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Germany OKs plan to fine social networks for unchecked hate speech

German cabinet approves draft law that would charge sites like Twitter and Facebook as much as $53 million for failing to regulate hate speech and fake news.

With an influx of immigration and an election coming up, Germany's cabinet on Wednesday voted to approve strict new standards that would force social media sites like Facebook and Twitter to regulate fake news and hate speech. The draft law includes fines of as much as €50 million ($53 million) for sites that fail to comply.

The new rules call for social media sites to delete at least 70 percent of inappropriate and illegal posts within 24 hours of their postings. Facebook has pushed back against the rules, insisting that it takes the issue very seriously, but also calling it "highly complex."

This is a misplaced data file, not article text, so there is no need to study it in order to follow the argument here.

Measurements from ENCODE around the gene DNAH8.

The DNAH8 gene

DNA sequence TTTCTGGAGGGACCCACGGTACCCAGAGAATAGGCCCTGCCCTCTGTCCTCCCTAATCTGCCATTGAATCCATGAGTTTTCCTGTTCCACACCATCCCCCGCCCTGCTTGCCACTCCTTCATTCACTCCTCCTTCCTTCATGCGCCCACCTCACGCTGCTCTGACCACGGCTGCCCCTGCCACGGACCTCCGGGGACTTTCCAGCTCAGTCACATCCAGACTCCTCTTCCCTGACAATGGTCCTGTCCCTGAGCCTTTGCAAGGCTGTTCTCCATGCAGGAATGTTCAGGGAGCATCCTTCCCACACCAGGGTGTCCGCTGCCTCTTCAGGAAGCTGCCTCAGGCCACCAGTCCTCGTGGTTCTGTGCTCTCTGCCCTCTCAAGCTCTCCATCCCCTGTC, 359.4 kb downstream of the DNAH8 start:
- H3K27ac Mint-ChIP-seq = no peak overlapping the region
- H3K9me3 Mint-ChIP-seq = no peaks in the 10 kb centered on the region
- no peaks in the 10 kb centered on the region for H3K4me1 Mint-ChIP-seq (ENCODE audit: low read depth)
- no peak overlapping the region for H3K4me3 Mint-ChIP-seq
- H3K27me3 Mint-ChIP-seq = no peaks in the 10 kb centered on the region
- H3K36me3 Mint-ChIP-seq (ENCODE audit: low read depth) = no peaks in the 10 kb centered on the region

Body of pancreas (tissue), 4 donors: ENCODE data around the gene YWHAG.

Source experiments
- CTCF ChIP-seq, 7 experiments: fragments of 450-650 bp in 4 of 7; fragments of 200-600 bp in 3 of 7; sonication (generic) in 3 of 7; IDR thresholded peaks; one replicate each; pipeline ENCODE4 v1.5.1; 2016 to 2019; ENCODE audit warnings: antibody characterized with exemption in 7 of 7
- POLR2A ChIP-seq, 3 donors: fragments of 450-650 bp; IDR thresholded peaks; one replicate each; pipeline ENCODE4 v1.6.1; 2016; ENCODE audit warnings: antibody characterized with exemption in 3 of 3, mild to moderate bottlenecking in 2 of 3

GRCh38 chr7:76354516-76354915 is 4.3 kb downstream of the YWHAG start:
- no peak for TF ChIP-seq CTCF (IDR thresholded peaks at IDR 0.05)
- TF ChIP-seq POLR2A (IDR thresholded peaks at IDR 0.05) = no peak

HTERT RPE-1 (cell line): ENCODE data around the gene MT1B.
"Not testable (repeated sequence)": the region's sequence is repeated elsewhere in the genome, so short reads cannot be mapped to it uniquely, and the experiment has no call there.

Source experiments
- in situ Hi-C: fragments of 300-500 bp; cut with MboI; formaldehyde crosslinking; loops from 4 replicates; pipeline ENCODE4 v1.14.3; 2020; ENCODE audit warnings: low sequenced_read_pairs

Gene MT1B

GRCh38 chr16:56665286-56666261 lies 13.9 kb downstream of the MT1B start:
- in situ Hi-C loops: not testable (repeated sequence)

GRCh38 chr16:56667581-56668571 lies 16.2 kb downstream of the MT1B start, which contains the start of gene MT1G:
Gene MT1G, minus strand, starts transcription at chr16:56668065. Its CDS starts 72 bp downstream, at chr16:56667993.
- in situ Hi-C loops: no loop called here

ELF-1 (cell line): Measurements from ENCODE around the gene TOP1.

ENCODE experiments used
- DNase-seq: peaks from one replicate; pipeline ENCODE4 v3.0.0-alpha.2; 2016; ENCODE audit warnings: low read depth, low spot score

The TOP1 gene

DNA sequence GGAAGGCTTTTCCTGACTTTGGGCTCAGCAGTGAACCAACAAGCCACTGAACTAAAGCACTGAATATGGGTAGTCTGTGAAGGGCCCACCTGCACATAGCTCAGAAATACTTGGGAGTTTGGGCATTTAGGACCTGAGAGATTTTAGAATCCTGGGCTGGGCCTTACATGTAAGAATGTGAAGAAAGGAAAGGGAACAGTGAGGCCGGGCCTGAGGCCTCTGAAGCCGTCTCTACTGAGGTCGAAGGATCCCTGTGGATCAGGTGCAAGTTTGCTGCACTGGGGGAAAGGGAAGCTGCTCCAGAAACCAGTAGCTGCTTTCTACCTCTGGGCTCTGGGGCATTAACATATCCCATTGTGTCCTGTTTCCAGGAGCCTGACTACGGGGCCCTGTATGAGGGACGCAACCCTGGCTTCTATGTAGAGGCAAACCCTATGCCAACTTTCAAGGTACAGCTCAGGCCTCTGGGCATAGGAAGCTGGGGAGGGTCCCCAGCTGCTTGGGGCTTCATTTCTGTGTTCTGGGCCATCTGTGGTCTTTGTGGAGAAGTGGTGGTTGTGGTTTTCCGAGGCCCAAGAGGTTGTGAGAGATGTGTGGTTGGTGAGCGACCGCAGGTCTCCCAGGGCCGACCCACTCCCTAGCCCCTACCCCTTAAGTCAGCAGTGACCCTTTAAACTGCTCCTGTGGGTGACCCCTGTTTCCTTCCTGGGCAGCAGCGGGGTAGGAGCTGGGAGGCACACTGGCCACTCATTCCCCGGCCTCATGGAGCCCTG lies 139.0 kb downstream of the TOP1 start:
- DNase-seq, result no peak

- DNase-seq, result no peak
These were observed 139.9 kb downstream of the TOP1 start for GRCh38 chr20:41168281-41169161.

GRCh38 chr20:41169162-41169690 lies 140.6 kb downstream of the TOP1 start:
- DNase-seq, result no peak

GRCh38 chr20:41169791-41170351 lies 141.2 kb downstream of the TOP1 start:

"We have clear rules against hate speech and work hard to keep it off our platform," a Facebook representative told CNET last month. "We are committed to working with the government and our partners to address this societal issue. By the end of the year, over 700 people will be working on content review for Facebook in Berlin."

Earlier this year, Facebook also announced a partnership with Correctiv, a German third-party fact-checking organization.

Twitter didn't immediately respond to a request for further comment on the new standards. But in the past it has declined comment, choosing instead to refer CNET to recent changes on the site, including new internal tools for detecting hate speech as it happens.